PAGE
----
4 июня 2024
Irina Gumyrkina, photo from the website of the ministry of energy

Ridder, Home of One of Kazakhstan’s Most Expensive Power Plants

The state pours billions of tenge into remodeling work, but Ridder's thermal power plant and heating systems keep breaking down

Ridder, Home of One of Kazakhstan’s Most Expensive Power Plants

Over the past year, Kazakhstan’s government allocated 15.7 billion tenge ($35.3 million) to address heating issues in Ridder, an industrial town with a population of 52,000 in the East Kazakhstan region. Despite the massive budget expenditure, the town was once again struggling during the latest heating season.

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Endless Accidents

On 23 October 2022, local authorities called for a state of emergency when substandard fuel oil mixed with water entered the boilers of the thermal power plant (TPP), prompting their shutdown. Daniyal Akhmetov, then-governor of the East Kazakhstan region, attributed this to the management of the TPP, guilty of failing to monitor the quality of the fuel oil, according to him. While the prosecutor's office initiated an investigation into the management’s alleged negligence, the courts have not disclosed any updates.

Just two weeks later, on November 5, a major accident left the city without heating for several days. After a pump in the ash removal system failed, the TPP entered an emergency shutdown and heat supply for over 22,000 customers was reduced, prompting another state of emergency in Ridder.

Akhmetov once again pointed the finger at the TPP management and personnel for "not paying attention to the condition of the ash removal pump, which led to its flooding." The local government finally reported on November 11 that the accident was resolved.

Bolat Akchulakov, then-minister of energy, emphasized the need to build a brand new boiler at the TPP, because all the accidents were due to the extreme wear and tear of the equipment.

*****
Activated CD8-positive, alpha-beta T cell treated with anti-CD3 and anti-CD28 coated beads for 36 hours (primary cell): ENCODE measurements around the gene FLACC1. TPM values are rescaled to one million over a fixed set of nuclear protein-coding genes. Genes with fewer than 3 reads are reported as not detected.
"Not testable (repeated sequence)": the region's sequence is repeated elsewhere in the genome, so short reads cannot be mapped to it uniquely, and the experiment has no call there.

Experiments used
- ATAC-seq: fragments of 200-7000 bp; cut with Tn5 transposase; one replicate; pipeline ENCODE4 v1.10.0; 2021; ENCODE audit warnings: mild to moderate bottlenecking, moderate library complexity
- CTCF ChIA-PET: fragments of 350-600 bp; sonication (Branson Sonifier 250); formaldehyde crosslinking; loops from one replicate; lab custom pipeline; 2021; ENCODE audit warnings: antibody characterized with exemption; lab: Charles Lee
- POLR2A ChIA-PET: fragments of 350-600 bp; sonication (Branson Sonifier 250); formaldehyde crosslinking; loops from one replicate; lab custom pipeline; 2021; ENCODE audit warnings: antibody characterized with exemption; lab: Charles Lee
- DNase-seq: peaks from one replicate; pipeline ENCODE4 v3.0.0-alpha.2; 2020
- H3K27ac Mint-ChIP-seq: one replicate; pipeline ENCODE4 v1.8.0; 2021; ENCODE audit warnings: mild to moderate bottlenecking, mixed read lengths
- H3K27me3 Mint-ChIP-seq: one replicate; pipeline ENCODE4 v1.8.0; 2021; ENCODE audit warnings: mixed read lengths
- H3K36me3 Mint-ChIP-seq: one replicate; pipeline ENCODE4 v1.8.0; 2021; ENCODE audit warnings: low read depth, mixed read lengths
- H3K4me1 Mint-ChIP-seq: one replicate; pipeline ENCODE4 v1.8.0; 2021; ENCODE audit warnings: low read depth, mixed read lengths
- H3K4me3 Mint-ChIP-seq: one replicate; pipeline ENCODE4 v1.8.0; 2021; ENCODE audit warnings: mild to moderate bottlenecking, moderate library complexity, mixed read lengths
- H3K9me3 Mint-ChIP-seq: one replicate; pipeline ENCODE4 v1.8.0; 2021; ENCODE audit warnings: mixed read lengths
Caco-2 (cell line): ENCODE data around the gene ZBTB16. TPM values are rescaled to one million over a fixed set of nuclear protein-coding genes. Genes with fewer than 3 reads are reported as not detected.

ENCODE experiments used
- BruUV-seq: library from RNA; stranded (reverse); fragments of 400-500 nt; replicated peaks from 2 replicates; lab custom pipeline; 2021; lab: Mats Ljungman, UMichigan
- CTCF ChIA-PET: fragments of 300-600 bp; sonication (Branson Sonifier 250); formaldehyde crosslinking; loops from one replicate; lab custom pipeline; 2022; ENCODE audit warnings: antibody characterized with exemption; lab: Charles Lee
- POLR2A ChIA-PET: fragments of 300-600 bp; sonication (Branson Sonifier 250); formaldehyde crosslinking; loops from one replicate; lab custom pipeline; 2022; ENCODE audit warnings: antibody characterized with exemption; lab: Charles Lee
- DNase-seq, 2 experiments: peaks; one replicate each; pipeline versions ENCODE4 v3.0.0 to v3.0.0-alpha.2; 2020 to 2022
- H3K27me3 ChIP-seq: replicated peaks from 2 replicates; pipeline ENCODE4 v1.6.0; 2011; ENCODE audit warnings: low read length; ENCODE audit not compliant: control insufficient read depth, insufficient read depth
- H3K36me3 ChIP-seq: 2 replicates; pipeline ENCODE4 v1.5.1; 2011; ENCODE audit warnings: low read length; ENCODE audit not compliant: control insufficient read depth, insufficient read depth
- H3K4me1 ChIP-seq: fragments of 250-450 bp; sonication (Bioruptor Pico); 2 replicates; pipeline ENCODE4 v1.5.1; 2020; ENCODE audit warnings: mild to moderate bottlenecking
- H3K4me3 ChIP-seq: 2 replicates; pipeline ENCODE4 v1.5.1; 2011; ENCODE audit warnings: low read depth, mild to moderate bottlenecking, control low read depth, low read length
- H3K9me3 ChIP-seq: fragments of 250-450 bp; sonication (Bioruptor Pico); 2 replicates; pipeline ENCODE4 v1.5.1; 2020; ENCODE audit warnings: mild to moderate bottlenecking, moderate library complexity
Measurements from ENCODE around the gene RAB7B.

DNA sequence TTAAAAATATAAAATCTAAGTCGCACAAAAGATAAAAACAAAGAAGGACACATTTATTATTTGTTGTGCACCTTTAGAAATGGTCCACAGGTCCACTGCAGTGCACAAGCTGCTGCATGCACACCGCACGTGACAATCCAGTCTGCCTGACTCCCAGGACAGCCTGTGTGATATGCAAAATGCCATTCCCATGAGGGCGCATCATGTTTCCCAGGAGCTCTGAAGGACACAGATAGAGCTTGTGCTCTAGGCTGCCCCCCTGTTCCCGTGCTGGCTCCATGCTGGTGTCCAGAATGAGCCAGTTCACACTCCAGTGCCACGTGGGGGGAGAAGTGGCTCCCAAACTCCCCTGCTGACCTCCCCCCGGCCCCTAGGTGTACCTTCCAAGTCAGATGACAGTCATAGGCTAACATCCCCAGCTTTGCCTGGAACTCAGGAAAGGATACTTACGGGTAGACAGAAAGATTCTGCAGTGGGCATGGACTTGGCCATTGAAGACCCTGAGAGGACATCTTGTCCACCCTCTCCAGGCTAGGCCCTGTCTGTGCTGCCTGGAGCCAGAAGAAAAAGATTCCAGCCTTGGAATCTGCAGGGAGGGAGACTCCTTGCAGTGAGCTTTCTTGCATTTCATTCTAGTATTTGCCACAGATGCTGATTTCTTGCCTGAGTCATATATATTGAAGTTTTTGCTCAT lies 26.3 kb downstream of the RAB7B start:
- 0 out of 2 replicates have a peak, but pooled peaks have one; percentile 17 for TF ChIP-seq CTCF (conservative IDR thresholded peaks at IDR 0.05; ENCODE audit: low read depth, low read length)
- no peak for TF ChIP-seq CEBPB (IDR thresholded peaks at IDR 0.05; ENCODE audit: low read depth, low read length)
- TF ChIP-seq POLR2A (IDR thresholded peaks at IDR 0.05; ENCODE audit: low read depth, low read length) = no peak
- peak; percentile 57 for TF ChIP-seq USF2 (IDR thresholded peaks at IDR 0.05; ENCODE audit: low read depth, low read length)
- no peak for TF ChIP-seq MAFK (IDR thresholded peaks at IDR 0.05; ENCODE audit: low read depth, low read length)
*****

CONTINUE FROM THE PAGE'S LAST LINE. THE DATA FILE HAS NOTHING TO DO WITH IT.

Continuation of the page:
Town residents had already lamented for a year problems in their homes’ heating system. According to them, "heating issues persisted for several years." Yet, the local government denied any problems with heat supply, instead shifting the blame onto the residents, claiming that “the houses were unprepared.”

Once again, the authorities followed the strategy of blaming residents whenever problems arise.

Photo by Zhanara Karimova.

In 2023, there were several more accidents at the TPP. On the night of February 27, two boilers underwent simultaneous emergency shutdowns, leaving only two other boilers in operation. A month later, on March 21, a fire broke out in two of the boilers at the TPP.

Akhmetov then stated that the "new owners of the station are failing to fulfill their responsibilities," having failed to invest "either in equipment repairs or in the repayment of accounts receivable, debts to fuel suppliers and repair contractors." All of this, once again, led to a "critical situation," he said.

On March 23, an explosion occurred at a boiler. The ministry of energy reported that the heating network's temperature was nearly halved because four other boilers were undergoing scheduled repairs.

In April, another accident led to the failure of a boiler. Residents then complained about the lack of heat in their homes.